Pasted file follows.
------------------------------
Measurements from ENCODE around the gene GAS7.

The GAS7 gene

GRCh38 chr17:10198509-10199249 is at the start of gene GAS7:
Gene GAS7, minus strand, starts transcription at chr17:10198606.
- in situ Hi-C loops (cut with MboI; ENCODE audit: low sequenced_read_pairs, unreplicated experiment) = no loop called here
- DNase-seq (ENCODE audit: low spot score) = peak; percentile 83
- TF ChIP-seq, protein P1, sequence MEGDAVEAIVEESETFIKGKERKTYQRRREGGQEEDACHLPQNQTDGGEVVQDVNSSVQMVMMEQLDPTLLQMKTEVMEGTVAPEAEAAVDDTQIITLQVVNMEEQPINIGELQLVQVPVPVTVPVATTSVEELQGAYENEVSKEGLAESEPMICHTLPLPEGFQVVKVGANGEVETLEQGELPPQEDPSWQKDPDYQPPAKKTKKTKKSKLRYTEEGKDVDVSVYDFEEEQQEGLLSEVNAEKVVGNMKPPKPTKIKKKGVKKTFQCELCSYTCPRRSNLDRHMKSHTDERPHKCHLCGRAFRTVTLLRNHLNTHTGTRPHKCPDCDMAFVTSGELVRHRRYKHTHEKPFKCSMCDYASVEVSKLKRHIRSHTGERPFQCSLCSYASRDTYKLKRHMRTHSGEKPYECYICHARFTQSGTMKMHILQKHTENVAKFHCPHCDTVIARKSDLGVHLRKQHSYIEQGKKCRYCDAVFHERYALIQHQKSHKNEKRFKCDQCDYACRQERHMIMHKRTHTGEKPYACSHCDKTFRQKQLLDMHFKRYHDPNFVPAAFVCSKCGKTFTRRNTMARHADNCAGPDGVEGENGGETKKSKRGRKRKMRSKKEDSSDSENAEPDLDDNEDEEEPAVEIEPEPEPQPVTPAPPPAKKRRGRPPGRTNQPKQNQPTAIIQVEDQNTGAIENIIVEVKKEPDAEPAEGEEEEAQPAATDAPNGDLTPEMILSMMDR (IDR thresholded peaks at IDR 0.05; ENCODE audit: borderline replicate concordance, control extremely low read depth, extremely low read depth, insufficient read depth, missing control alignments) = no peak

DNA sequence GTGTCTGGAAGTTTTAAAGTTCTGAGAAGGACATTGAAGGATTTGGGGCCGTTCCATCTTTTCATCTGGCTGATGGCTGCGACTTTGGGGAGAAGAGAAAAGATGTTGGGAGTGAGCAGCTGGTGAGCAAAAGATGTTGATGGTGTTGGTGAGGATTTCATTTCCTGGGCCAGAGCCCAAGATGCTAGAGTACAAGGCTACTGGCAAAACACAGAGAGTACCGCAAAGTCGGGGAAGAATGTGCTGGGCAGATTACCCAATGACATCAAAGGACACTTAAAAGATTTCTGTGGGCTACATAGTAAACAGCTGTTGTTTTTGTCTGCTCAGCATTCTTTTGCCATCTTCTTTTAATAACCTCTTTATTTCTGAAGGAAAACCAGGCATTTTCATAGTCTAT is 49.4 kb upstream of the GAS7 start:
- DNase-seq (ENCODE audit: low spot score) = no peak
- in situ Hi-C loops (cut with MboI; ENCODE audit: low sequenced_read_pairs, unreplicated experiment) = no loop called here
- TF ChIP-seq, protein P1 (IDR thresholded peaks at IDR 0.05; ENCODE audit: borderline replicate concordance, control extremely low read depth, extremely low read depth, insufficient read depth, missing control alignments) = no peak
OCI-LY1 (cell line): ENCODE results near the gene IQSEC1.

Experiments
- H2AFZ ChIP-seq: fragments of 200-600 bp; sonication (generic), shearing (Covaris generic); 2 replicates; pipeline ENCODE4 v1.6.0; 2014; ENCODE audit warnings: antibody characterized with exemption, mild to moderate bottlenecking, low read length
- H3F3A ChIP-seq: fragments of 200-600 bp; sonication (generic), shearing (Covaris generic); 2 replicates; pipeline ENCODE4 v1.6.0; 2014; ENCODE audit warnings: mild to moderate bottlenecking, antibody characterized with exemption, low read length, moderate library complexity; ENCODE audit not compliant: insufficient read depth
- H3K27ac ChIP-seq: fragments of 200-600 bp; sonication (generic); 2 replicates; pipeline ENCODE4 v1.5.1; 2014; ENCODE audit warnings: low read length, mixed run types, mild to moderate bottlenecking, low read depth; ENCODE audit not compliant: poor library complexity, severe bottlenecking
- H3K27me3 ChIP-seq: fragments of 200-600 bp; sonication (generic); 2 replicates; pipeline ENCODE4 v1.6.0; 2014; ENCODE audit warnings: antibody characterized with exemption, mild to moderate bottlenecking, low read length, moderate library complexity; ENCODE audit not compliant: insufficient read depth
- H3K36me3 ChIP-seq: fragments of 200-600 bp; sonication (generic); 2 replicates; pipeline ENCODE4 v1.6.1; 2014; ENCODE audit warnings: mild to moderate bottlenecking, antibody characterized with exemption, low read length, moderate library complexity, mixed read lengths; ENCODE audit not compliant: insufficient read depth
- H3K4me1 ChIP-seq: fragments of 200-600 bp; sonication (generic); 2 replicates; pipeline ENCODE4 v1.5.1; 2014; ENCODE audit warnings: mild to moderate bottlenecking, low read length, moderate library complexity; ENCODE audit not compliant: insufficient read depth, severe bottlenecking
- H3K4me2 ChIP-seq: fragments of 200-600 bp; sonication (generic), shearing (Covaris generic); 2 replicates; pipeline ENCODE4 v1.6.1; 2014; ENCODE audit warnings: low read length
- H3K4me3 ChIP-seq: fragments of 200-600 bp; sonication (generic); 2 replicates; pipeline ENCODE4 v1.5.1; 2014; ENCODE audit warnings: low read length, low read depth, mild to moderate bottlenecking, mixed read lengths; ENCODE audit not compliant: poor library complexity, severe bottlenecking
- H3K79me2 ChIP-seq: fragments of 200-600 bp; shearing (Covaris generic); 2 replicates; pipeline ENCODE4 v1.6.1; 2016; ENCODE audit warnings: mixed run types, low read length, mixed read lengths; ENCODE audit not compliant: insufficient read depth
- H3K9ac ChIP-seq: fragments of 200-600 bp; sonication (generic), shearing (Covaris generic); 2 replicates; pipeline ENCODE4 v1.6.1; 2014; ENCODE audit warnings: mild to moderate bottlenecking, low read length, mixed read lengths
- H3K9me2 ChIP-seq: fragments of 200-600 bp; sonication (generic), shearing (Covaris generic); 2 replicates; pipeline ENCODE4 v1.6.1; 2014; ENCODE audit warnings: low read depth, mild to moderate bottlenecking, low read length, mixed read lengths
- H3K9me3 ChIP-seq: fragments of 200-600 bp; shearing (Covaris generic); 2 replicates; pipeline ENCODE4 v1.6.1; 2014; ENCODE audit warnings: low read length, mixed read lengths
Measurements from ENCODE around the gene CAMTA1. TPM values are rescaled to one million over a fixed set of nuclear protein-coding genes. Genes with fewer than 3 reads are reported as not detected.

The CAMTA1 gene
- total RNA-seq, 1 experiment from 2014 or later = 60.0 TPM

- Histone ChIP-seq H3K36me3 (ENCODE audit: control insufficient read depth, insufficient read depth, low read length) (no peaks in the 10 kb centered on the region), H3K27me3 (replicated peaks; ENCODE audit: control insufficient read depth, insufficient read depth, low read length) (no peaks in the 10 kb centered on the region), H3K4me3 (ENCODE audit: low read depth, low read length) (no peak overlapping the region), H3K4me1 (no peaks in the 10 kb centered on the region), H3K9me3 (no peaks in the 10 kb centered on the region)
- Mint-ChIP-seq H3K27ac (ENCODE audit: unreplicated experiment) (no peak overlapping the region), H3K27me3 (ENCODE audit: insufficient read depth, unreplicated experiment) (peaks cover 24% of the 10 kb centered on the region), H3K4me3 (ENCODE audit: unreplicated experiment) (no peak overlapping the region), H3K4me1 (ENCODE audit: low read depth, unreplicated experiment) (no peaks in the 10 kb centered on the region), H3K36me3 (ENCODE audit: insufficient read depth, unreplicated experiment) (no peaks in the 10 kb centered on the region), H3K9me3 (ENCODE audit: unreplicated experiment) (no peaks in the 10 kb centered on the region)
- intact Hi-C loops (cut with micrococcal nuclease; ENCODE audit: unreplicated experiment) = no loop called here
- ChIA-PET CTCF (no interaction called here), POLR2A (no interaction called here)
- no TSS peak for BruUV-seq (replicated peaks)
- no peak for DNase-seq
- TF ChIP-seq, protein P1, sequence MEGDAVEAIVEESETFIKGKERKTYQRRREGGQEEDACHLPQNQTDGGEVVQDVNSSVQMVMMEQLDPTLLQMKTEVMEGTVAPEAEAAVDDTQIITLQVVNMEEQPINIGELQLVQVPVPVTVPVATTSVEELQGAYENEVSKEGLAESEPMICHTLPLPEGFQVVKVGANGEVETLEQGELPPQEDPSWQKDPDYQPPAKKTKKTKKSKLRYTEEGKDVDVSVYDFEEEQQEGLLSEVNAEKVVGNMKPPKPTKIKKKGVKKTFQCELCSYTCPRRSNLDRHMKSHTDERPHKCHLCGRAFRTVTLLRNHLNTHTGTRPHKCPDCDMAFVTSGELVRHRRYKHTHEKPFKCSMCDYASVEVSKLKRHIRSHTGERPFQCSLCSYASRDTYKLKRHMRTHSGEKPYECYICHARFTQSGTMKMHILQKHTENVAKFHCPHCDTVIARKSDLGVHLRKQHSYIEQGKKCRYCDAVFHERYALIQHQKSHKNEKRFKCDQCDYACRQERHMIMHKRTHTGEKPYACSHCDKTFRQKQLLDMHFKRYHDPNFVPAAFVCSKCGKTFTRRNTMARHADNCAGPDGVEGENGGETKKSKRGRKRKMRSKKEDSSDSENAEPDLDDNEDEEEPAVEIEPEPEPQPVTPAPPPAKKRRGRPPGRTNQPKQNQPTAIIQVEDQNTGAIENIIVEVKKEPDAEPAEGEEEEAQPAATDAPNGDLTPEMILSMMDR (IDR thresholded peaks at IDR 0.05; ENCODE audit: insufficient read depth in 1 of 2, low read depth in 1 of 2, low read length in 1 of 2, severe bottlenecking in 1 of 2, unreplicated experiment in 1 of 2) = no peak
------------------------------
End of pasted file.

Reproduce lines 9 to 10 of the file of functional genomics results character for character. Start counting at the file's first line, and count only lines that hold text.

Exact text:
- DNase-seq (ENCODE audit: low spot score) = no peak
- in situ Hi-C loops (cut with MboI; ENCODE audit: low sequenced_read_pairs, unreplicated experiment) = no loop called here